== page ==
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Can someone explain to me why sometimes V-ing like going is abbreviated into goin' or because into 'cause.

I don't understand when or how to use it in writing, especially in a novel (in dialogue). Often I see those in dialogue.

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    They are called elisions: en.m.wikipedia.org/wiki/Elision
    – user 66974
    Feb 2, 2020 at 13:53
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    'Cause as an abbreviation for because is common in colloquial speech. It's often written cos or even, more recently, cuz. Novelists sometimes try to represent a character's nonstandard speech in writing, for example 'ave for have. This was taken to extremes by some earlier writers portraying characters with regional accents, but it can make dialogue very difficult to read. Feb 2, 2020 at 15:22
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    It isn't really nonstandard. It's normal speech, or an attempt to approximate it in the reader's mind's ear. It's just not very close to the spelling. Spaces between words and every syllable pronounced because it is spelled is not the way people talk. Not even close. So in dialog writers sometimes try to reproduce the sound; that's better than imputing attitudes that the other characters can't observe. It's always better if the reader comes to the conclusion the writer wanted them to without wondering about how it happened. Feb 2, 2020 at 15:57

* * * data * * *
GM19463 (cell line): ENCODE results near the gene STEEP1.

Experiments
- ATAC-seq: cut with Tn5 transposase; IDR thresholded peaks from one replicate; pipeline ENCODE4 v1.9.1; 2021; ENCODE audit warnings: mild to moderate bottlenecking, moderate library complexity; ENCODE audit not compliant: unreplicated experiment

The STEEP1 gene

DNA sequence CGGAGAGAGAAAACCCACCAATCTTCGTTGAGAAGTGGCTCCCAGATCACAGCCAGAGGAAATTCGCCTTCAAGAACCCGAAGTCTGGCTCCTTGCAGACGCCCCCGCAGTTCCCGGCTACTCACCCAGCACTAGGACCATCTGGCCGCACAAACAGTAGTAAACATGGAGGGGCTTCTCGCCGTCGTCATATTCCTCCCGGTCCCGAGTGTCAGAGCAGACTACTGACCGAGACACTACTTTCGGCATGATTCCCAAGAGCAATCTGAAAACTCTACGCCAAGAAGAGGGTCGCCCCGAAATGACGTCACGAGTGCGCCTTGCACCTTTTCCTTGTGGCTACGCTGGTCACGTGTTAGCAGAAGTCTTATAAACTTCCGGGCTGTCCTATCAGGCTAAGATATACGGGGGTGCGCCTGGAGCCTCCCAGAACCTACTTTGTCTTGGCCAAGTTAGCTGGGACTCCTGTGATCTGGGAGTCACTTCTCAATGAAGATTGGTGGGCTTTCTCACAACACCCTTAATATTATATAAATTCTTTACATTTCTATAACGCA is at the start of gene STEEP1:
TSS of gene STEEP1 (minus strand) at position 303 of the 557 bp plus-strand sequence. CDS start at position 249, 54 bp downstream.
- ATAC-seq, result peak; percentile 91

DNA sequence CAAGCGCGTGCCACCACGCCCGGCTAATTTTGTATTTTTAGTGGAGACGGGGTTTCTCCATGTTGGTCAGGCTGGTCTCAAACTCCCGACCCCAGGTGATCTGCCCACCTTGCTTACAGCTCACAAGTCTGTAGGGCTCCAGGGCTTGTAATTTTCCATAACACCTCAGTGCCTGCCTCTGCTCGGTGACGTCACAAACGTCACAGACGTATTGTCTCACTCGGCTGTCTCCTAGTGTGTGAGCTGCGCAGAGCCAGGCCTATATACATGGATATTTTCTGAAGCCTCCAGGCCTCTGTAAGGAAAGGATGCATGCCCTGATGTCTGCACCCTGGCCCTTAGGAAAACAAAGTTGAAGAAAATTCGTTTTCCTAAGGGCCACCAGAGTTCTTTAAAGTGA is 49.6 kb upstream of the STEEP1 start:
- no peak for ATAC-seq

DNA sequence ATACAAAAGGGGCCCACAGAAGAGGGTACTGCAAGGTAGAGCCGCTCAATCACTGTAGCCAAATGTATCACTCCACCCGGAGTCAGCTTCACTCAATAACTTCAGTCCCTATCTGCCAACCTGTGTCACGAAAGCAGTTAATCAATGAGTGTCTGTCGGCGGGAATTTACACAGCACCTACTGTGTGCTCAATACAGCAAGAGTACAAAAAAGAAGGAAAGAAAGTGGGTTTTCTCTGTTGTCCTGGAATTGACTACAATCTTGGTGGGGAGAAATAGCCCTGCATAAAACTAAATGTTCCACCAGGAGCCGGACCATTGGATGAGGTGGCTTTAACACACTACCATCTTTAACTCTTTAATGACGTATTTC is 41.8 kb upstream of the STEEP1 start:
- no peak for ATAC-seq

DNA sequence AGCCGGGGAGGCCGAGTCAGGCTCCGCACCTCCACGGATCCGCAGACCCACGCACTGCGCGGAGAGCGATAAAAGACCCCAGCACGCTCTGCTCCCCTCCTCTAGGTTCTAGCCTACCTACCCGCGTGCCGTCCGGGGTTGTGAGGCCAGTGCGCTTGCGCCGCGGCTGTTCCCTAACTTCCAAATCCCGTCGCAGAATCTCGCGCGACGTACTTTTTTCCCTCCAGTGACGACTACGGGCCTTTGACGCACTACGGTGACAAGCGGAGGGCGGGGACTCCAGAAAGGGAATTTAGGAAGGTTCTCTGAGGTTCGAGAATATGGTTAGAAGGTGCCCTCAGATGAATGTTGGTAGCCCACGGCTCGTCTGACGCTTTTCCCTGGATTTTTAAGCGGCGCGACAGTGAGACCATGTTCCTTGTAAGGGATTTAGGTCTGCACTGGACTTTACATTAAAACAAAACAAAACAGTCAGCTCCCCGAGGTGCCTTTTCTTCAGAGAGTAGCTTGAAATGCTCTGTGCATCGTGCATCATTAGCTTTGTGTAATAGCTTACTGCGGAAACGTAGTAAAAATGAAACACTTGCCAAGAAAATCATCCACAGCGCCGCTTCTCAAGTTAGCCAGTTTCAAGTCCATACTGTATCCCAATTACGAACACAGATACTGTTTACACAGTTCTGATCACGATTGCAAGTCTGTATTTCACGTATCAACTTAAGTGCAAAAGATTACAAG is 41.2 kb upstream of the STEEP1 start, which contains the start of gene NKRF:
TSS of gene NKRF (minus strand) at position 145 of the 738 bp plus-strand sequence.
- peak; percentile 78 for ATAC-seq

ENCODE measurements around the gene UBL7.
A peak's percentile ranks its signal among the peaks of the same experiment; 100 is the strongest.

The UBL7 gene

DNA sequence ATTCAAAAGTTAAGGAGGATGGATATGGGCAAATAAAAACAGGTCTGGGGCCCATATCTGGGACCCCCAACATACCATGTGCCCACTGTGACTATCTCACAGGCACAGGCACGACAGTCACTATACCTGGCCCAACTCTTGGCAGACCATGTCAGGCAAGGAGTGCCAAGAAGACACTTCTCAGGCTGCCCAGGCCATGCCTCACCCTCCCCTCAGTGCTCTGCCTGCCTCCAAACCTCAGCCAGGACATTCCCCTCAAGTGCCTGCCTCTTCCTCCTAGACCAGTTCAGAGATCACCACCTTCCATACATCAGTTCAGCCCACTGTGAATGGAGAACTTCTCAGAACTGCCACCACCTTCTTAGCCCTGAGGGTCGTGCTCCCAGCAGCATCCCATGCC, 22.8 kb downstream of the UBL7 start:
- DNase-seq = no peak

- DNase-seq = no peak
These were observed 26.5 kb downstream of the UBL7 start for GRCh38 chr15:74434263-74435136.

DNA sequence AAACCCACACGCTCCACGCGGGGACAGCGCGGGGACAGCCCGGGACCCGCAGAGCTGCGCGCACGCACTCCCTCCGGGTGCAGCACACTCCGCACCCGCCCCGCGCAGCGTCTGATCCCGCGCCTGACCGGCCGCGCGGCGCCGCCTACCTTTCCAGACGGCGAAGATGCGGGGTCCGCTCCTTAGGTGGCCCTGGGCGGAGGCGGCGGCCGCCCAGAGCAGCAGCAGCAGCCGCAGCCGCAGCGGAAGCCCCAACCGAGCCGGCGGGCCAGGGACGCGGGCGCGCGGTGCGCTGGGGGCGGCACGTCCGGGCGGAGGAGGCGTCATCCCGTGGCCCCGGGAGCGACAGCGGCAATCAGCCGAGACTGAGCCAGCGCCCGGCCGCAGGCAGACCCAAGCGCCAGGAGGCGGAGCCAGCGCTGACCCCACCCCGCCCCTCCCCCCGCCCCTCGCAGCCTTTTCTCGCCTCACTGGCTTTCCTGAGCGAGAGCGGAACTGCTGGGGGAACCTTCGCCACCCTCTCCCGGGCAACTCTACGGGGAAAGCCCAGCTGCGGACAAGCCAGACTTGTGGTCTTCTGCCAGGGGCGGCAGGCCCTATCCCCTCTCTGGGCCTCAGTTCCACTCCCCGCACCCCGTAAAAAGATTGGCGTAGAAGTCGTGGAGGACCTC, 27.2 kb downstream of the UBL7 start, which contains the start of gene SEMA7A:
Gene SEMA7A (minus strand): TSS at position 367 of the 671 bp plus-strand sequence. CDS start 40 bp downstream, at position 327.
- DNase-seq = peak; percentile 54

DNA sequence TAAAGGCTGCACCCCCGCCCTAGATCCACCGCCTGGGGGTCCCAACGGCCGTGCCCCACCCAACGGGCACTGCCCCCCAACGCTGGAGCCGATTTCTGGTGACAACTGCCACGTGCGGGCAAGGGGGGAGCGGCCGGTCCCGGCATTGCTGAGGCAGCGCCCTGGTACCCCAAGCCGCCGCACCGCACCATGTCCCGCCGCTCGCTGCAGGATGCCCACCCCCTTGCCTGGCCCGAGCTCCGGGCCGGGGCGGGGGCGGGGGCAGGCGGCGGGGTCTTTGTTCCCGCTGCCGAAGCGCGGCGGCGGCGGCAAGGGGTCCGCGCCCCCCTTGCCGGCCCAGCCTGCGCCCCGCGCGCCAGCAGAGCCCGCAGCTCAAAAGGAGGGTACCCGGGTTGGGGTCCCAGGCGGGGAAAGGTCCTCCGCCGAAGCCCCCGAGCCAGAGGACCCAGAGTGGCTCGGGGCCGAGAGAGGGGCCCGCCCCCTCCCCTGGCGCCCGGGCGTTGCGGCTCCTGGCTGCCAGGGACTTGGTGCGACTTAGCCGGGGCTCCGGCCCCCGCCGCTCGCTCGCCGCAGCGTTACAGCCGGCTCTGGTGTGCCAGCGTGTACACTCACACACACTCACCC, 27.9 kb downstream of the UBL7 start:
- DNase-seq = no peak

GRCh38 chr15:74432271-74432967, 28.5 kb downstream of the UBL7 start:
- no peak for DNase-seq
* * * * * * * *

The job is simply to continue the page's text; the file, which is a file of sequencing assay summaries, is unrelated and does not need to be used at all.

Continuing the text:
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    @user067531 No they aren’t. There is no /g/ sound in the word writing.
    – tchrist
    Feb 2, 2020 at 19:46
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    @tchrist - books.google.it/…
    – user 66974
    Feb 2, 2020 at 20:06

1 Answer 1

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Writing is ordinarily phonemic, not necessarily phonetic. Before a phonemic consonant cluster, tense /i:/ is ordinarily laxed to /i/, so you don't get */goi:ng/, but rather /going/. However, phonetically, after loss of the final /g/, [goi:n] is perfectly possible. In fact, this is my usual pronunciation of the -/ing/ ending.

-/in/ is a dialectal variant (which you could hear in some British dialects, like that of Lord Peter Wimsey).

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  • Walkin' etc. is used in AmE too.
    – Lambie
    Feb 2, 2020 at 18:51
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    @Lambie, I didn't intend to imply otherwise.
    – Greg Lee
    Feb 2, 2020 at 18:56
  • So, using it on any V-ing in dialogue is fine? There's no rule for when it cannot be used? If I recall, if the noun itself is on V-ing, you don't abbreviate it right? Like, "Her smiling like that makin' his face followed in a smile." Feb 3, 2020 at 0:27
  • @GerryGiovan, So far as I know, the -ing suffix always works the same. There might be some question about "farthing", "mine tailings", "lemming".
    – Greg Lee
    Feb 3, 2020 at 1:19
  • @GregLee Thanks for telling me. That will help a lot. Feb 3, 2020 at 8:37

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